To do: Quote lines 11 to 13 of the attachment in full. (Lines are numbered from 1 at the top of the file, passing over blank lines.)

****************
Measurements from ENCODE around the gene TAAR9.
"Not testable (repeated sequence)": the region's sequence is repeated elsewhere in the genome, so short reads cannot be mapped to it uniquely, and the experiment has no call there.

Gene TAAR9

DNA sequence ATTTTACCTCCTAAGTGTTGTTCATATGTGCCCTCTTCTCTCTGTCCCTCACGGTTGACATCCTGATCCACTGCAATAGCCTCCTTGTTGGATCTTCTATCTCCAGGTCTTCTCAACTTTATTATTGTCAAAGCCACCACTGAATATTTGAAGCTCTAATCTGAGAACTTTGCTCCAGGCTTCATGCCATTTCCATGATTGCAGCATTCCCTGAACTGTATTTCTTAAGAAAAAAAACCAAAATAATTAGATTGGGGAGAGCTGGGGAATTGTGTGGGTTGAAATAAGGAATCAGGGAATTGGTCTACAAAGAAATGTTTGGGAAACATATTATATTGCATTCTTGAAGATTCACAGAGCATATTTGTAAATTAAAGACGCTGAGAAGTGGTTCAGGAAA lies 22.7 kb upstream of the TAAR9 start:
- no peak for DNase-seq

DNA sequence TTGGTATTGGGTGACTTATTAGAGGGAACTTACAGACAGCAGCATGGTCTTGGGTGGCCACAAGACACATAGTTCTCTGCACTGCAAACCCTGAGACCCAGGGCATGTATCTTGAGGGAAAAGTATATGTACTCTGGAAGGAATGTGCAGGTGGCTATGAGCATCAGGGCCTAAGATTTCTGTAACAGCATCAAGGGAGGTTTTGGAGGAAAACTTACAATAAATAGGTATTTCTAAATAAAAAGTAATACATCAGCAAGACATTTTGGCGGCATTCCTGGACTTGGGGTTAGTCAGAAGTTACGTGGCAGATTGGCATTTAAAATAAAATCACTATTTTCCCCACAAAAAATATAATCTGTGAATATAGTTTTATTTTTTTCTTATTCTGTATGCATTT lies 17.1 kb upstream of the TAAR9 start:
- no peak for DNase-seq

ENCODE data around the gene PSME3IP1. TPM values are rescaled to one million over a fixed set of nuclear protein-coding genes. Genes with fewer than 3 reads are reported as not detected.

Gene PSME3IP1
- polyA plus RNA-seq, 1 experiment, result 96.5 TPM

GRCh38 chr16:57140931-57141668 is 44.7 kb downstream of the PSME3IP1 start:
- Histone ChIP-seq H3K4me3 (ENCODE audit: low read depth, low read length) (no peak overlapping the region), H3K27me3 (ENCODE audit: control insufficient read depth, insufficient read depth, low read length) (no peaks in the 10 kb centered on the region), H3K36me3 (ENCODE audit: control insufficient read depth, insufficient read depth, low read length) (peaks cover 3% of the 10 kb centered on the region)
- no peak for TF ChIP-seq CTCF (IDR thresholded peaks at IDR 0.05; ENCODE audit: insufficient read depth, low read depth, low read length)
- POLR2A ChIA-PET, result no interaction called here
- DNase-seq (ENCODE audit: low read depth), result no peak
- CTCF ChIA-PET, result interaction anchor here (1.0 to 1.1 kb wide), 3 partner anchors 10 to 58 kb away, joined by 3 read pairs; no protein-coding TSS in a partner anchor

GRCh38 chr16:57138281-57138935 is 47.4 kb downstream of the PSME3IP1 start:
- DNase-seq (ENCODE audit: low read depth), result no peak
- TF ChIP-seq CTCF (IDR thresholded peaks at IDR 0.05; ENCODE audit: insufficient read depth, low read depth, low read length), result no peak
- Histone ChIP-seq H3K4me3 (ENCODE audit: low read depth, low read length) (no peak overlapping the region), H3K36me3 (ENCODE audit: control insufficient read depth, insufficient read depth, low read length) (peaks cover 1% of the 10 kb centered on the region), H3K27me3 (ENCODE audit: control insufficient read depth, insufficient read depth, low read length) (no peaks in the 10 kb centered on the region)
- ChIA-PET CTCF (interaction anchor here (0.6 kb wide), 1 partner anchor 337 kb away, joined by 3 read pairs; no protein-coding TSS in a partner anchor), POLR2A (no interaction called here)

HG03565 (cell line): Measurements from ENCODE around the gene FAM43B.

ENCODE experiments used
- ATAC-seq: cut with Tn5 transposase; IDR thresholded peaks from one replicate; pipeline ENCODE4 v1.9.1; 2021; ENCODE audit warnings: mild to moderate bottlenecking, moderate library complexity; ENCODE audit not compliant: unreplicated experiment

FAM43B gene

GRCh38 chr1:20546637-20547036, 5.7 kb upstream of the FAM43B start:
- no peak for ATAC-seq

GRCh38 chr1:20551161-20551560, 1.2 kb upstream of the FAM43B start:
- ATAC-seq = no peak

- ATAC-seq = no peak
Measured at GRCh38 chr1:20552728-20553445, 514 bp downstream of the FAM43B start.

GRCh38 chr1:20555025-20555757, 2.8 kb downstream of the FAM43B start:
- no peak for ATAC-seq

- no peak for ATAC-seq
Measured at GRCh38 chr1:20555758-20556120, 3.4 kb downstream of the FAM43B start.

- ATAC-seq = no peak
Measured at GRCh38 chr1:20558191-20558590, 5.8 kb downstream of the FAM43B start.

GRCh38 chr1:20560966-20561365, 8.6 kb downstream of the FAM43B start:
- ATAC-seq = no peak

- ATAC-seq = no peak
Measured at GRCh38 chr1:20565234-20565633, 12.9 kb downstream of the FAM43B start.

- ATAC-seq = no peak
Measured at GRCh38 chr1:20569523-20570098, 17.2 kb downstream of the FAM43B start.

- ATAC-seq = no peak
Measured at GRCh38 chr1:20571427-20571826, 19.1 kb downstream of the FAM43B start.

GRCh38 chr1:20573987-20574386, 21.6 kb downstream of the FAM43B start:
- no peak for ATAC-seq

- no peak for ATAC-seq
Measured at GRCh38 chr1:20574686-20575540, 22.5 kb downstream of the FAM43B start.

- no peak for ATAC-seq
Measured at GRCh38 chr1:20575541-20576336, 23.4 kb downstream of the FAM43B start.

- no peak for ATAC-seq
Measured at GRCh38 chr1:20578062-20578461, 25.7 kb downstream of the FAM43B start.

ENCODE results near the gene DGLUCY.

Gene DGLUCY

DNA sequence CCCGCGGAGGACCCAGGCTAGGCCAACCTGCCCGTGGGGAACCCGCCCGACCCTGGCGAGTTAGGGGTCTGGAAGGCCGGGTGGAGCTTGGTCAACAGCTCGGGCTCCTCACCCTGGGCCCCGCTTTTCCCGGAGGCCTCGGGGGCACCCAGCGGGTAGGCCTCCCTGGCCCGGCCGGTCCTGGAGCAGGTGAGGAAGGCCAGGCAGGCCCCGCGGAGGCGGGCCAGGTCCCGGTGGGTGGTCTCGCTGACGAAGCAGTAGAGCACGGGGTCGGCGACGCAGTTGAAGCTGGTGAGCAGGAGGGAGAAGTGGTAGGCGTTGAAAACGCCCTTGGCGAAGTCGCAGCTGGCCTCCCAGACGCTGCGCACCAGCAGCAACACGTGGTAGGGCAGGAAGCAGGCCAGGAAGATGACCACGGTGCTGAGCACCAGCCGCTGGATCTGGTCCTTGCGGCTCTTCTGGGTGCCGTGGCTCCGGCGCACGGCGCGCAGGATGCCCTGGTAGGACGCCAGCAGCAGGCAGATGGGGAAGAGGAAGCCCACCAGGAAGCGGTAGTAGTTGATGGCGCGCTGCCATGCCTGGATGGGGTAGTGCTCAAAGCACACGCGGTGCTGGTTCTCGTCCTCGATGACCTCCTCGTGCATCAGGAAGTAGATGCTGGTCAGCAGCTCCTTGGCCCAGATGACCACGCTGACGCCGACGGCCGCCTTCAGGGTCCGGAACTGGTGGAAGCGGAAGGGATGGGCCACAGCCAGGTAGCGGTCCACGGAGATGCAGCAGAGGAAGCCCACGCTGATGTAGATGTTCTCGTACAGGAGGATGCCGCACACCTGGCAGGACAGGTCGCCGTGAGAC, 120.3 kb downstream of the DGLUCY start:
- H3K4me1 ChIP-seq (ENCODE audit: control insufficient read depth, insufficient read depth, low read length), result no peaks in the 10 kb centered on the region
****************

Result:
GRCh38 chr16:57140931-57141668 is 44.7 kb downstream of the PSME3IP1 start:
- Histone ChIP-seq H3K4me3 (ENCODE audit: low read depth, low read length) (no peak overlapping the region), H3K27me3 (ENCODE audit: control insufficient read depth, insufficient read depth, low read length) (no peaks in the 10 kb centered on the region), H3K36me3 (ENCODE audit: control insufficient read depth, insufficient read depth, low read length) (peaks cover 3% of the 10 kb centered on the region)
- no peak for TF ChIP-seq CTCF (IDR thresholded peaks at IDR 0.05; ENCODE audit: insufficient read depth, low read depth, low read length)